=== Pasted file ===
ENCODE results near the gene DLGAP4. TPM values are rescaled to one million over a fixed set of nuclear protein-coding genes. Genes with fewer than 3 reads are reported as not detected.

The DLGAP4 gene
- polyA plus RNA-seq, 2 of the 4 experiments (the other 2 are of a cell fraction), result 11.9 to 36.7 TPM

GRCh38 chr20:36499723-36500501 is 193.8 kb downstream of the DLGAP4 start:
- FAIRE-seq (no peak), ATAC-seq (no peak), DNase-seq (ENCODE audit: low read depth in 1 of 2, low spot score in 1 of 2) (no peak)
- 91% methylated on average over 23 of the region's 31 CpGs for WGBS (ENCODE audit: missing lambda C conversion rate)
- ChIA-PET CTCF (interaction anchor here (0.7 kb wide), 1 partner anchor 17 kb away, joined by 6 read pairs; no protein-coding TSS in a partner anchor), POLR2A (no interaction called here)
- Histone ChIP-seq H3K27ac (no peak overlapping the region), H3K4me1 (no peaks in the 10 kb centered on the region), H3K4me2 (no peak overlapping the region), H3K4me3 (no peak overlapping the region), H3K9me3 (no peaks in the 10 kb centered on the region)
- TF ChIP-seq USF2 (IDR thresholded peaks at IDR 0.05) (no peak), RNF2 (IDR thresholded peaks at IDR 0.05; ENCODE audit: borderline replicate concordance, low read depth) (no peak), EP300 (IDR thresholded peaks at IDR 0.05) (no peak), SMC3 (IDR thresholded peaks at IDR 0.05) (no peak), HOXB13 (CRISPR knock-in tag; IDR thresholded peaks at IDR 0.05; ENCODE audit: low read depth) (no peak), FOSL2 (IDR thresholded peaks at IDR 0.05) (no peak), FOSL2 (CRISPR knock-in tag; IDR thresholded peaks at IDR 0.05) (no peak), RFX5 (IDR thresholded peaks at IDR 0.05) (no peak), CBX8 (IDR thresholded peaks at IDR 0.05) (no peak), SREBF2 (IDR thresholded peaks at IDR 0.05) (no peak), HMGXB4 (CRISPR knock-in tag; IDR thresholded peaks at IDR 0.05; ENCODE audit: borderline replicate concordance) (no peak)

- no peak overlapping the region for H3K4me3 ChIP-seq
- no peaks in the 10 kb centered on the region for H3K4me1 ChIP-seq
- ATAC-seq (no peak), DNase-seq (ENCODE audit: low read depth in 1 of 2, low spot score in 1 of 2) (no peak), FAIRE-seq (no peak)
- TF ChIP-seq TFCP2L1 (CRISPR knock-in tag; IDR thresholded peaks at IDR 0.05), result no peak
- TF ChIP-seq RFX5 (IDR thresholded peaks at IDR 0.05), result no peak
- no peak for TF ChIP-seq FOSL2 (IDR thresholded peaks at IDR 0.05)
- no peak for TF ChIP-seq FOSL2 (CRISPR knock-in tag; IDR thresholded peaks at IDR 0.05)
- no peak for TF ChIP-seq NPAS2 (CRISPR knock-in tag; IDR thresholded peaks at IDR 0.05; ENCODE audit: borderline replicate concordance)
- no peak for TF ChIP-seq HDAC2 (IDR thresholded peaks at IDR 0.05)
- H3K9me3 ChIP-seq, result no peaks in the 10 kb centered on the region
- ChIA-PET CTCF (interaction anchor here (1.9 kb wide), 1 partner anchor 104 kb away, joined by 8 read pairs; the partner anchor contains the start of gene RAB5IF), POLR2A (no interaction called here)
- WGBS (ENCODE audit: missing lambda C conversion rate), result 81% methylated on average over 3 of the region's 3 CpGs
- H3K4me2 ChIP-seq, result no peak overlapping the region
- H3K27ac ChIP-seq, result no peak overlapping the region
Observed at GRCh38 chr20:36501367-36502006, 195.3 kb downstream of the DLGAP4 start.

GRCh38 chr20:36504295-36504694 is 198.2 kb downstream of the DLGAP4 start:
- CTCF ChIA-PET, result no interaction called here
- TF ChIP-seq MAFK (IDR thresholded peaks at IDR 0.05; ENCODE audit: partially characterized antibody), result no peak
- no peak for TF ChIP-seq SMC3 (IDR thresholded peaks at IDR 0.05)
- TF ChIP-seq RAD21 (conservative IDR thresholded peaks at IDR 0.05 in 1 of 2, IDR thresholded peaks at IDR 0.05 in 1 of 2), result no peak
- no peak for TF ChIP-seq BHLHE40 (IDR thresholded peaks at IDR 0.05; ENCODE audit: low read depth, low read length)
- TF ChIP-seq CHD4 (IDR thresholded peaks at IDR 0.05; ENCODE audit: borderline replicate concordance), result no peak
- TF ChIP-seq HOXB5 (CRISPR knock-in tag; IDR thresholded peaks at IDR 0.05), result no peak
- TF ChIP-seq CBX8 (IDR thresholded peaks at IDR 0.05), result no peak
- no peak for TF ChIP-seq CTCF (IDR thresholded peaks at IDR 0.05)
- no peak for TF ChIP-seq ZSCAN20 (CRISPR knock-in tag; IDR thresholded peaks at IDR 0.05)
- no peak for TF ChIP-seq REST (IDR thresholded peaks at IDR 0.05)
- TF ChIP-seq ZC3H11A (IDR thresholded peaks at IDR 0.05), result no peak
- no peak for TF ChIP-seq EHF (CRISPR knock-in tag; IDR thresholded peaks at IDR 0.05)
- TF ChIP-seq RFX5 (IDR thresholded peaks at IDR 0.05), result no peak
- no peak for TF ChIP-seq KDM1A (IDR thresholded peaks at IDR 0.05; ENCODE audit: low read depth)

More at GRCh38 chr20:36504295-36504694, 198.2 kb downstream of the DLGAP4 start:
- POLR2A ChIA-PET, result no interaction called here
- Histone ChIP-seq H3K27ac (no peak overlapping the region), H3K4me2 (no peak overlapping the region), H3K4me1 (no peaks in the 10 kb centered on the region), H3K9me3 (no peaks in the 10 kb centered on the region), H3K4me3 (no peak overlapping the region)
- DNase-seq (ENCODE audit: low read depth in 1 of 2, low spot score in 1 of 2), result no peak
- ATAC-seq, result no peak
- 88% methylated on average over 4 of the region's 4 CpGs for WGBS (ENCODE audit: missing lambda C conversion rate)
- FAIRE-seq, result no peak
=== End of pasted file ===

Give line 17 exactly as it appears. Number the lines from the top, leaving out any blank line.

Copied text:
- no peak for TF ChIP-seq NPAS2 (CRISPR knock-in tag; IDR thresholded peaks at IDR 0.05; ENCODE audit: borderline replicate concordance)